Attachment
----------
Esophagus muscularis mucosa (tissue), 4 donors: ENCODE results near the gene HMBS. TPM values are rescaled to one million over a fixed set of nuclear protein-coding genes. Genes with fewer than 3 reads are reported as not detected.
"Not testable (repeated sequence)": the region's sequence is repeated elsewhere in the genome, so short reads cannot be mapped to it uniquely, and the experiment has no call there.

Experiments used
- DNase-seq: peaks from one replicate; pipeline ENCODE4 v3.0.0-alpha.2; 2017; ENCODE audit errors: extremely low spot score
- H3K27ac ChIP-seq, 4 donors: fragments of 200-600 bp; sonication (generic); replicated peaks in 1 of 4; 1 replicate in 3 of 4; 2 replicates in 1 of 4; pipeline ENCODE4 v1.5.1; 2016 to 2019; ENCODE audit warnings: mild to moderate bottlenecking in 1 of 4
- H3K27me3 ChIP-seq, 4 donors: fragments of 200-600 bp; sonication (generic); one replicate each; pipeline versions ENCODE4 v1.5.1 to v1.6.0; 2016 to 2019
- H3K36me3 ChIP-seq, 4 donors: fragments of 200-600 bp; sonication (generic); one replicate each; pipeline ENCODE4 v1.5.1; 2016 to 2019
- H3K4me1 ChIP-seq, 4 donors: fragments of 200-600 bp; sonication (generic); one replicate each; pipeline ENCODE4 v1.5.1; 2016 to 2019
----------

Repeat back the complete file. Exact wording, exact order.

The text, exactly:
Esophagus muscularis mucosa (tissue), 4 donors: ENCODE results near the gene HMBS. TPM values are rescaled to one million over a fixed set of nuclear protein-coding genes. Genes with fewer than 3 reads are reported as not detected.
"Not testable (repeated sequence)": the region's sequence is repeated elsewhere in the genome, so short reads cannot be mapped to it uniquely, and the experiment has no call there.

Experiments used
- DNase-seq: peaks from one replicate; pipeline ENCODE4 v3.0.0-alpha.2; 2017; ENCODE audit errors: extremely low spot score
- H3K27ac ChIP-seq, 4 donors: fragments of 200-600 bp; sonication (generic); replicated peaks in 1 of 4; 1 replicate in 3 of 4; 2 replicates in 1 of 4; pipeline ENCODE4 v1.5.1; 2016 to 2019; ENCODE audit warnings: mild to moderate bottlenecking in 1 of 4
- H3K27me3 ChIP-seq, 4 donors: fragments of 200-600 bp; sonication (generic); one replicate each; pipeline versions ENCODE4 v1.5.1 to v1.6.0; 2016 to 2019
- H3K36me3 ChIP-seq, 4 donors: fragments of 200-600 bp; sonication (generic); one replicate each; pipeline ENCODE4 v1.5.1; 2016 to 2019
- H3K4me1 ChIP-seq, 4 donors: fragments of 200-600 bp; sonication (generic); one replicate each; pipeline ENCODE4 v1.5.1; 2016 to 2019